Medicinal Mushrooms List: A Look at Some Fungal Favorites
Our medicinal mushrooms list will be ever growing because there are so many amazing mushrooms worth mentioning. Take a look to see for yourself
I can never consider a medicinal mushrooms list to be complete because new benefits are being found from mushrooms. The more studies that get conducted will continue displaying the value in using mushrooms.
Below we begin our foray into a medicinal mushrooms list. Books have literally been written on this subject and many of those books are cited in the paragraphs below, so you can get even deeper in the subject of medicinal mushrooms if you so choose.
Our always-expanding medicinal mushrooms list
Chaga mushrooms: Don’t mistake this amazing mushroom for a burl. Chaga mushroom looks like black cancerous mass when it’s found growing on birch trees. The fruit body has a hard texture but once it’s broken apart you can find a rich, amber-like, rusty yellow-brown color.
As I mentioned above, the outside of the chaga mushroom looks almost like a cancerous mass. Interestingly enough, this mushroom has been and is currently being studied for possible support to the immune system.
Some of the known constituents found in this mushroom include:
- Protein-bound polysaccharides
- Inositols (vitamin B)
- Betulin flanosterols
Cordyceps mushrooms: It seems cordyceps has gained popularity within pop culture because of some cordyceps’ species being able to take over and grow out of hosts, like ants.
Lion’s mane mushrooms: Next on our medicinal mushrooms list is lion’s mane. Lion’s mane is gaining popularity at many farmers’ markets across the United States. People love to look at this unique mushroom, which is globe-shaped and furry looking. These mushrooms keep well and have a hearty texture, making them desired by many. Of course, beyond the delicious taste and favorable texture are some healthful constituents.
One study on lion’s mane entitled Neuronal Health – Can Culinary and Medicinal Mushrooms Help? involved a double-blind trial where men and women, ages 50-80, were orally administered lion’s mane. All of the participants in the study had already been diagnosed with mild cognitive impairment. Here is an excerpt from the study:
“The subjects in the H. erinaceus group took four 250 mg tablets containing 96% of Yamabushitake dry powder three times a day for 16 weeks. Cognitive function scale scores increased with the duration of intake. Laboratory tests showed no adverse effect of H. erinaceus. The study suggested that H. erinaceus is effective in improving mild cognitive impairment.”
Maitake mushrooms: Also known as hen of the woods or by its scientific name Grifola frondosa, this tasty medicinal can be found growing at the base of oak trees in the northeast. Not only can this mushroom improve a meal, it has some healthful benefits as well.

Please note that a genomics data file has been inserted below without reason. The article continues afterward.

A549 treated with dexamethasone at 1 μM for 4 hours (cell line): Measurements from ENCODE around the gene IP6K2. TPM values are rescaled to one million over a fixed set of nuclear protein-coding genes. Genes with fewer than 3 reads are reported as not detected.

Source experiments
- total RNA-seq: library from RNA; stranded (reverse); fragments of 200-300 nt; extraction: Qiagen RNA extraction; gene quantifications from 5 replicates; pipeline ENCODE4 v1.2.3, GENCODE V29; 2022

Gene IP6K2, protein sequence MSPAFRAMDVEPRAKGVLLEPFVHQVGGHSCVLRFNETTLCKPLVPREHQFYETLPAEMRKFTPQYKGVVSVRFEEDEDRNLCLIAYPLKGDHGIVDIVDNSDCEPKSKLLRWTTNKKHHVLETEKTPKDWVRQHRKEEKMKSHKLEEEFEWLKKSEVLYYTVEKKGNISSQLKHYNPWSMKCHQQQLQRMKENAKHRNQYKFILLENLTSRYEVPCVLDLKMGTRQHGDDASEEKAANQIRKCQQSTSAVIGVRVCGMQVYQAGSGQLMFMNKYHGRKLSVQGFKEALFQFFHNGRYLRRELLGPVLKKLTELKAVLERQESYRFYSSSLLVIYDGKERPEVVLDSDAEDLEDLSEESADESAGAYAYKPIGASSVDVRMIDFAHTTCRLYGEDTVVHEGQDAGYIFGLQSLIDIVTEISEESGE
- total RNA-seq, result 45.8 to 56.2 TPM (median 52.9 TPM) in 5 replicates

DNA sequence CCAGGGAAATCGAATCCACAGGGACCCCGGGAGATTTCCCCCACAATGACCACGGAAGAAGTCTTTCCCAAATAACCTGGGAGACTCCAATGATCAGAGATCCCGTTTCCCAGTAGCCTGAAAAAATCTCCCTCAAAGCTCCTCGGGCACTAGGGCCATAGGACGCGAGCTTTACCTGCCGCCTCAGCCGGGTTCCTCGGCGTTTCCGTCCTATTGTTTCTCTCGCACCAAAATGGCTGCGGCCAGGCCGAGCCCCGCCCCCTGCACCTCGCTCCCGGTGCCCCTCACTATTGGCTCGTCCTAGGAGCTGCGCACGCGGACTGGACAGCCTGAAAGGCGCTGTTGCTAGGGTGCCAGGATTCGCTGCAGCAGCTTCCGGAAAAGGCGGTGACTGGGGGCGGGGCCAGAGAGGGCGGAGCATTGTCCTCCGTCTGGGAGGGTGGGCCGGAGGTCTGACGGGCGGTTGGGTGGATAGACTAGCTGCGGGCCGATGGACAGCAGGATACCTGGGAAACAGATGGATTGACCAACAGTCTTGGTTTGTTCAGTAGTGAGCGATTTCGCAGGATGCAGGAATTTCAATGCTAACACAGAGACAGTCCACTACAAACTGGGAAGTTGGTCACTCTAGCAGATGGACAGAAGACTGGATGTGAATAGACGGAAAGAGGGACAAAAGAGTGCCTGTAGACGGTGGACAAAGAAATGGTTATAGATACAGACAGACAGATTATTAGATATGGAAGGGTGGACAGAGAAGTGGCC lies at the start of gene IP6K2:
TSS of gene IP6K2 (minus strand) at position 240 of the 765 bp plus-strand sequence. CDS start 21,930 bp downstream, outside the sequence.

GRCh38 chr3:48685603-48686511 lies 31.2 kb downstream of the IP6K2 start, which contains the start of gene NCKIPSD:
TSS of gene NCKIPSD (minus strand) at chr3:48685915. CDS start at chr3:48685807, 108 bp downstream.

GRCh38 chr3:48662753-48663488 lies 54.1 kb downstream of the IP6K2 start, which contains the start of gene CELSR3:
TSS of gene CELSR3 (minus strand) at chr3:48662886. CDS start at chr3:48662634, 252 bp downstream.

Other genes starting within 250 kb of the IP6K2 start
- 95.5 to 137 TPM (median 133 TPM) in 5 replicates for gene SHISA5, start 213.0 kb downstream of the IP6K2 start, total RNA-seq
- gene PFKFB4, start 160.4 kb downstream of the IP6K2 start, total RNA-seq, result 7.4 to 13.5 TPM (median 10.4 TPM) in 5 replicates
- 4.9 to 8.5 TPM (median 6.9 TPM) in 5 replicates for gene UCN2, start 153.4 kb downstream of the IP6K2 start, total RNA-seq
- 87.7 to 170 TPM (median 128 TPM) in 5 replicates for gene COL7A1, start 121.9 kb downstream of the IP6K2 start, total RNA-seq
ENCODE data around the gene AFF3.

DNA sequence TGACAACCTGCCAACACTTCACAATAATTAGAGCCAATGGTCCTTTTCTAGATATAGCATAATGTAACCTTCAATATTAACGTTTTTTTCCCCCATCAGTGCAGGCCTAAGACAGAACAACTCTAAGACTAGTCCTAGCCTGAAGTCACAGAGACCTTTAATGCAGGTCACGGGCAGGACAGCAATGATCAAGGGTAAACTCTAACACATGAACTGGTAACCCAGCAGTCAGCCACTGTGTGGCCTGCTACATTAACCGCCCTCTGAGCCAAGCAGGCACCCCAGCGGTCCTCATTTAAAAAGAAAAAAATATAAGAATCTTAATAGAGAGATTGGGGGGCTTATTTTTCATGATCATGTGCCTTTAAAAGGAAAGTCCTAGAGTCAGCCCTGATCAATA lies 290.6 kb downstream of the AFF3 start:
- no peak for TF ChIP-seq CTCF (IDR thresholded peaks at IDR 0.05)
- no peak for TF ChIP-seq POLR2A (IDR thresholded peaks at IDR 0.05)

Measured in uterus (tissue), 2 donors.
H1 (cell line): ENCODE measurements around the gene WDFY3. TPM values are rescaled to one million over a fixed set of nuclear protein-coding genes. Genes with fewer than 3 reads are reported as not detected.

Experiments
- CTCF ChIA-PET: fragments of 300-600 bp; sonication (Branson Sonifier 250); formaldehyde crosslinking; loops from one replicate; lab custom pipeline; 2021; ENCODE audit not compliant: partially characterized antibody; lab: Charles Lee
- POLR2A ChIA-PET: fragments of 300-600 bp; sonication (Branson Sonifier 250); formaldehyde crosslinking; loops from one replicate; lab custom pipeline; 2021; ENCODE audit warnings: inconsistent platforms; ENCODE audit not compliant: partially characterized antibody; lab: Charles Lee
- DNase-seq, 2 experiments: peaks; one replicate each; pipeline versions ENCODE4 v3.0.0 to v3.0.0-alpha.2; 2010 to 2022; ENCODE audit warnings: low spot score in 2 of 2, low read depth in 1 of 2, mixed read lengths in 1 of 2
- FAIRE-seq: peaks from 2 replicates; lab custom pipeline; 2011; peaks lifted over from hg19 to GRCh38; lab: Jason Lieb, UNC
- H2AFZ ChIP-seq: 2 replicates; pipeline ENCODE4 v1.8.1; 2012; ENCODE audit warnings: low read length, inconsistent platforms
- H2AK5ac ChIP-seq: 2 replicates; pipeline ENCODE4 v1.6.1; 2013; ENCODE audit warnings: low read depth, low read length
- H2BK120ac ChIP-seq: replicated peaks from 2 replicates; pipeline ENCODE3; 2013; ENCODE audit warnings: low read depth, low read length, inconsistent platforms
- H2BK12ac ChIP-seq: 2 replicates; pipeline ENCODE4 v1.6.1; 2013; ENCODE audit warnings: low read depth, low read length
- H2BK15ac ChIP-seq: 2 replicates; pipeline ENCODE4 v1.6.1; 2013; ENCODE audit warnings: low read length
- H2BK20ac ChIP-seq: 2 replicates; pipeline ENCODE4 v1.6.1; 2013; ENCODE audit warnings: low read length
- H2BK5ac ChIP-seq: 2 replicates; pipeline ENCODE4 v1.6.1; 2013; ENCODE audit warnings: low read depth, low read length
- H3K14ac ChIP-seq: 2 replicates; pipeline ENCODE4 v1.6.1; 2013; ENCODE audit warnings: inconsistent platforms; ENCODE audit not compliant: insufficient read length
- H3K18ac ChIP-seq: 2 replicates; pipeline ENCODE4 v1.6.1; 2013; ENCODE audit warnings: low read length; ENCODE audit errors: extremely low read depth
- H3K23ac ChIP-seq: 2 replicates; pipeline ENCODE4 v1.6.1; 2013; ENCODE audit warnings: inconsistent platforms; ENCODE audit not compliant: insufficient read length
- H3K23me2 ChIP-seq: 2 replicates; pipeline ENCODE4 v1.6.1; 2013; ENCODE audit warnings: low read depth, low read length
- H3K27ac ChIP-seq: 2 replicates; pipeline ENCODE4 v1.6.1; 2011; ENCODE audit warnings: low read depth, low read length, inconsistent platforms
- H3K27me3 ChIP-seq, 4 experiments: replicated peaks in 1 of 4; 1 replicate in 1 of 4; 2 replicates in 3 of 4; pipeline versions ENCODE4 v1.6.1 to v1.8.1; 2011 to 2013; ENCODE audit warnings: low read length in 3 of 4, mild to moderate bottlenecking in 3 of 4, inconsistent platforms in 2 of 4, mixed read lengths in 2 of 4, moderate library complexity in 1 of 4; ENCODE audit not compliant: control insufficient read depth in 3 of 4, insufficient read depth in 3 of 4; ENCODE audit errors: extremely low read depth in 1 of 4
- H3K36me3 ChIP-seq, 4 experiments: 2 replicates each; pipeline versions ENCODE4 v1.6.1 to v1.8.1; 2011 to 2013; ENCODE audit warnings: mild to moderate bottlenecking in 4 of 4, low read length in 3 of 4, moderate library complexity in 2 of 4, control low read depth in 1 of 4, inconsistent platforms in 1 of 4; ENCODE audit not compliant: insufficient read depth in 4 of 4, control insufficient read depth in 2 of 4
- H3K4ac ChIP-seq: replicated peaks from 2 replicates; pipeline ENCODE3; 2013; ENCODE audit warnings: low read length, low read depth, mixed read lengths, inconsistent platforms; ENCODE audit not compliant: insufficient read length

According to Medicinal Mushrooms: A Clinical Guide, “In small scale clinical studies G. frondosa polysaccharide extract (dose unknown) was reported to control blood sugar levels in one patient and produce a 30% reduction in blood sugar levels in 4 other patients.”
Reishi mushrooms: Next on our medicinal mushrooms list is reishi. Reishi mushrooms, Ganoderma lucidum and Ganoderma tsugae, have been beloved by numerous cultures throughout the centuries for their healthful qualities. These mushrooms can be easily grown inside or out with spawn or growing kits. They can often be found growing in the spring throughout parts of the United States as well. They are ready for harvest in late summer to early fall when they become a deep red color.
According to Herbal Medicine: Biomolecular and Clinical Aspects. 2nd edition, “Polysaccharides, peptidoglycans, and triterpenes are three major physiologically active constituents in G. lucidum”. These three constituents are great examples of the benefits of reishi mushroom. Let’s get a little deeper into each of these constituents. First, let’s look at polysaccharides. The polysaccharides that are unique to mushrooms and provide many of the benefits are beta-glucans, specifically 1,3 1,6 beta-glucans. Alpha glucans are also polysaccharides but are not unique to mushrooms and do not provide the same benefits. After researching on the Healthcare Information Directory, one can find a few major benefits of polysaccharides from a health standpoint, including:
- Supporting healthy blood sugar levels
- Supporting cardiovascular health
- Supporting the immune system
- Supporting liver function
- Supporting digestion and intestinal health
There are a myriad of other medicinal mushrooms to know about. Keep this page handy as we will continue to add to this medicinal mushrooms list.
For more information on medicinal mushrooms, including how to grow them at home and all of the latest research, take our Online Medicinal Mushrooms Course.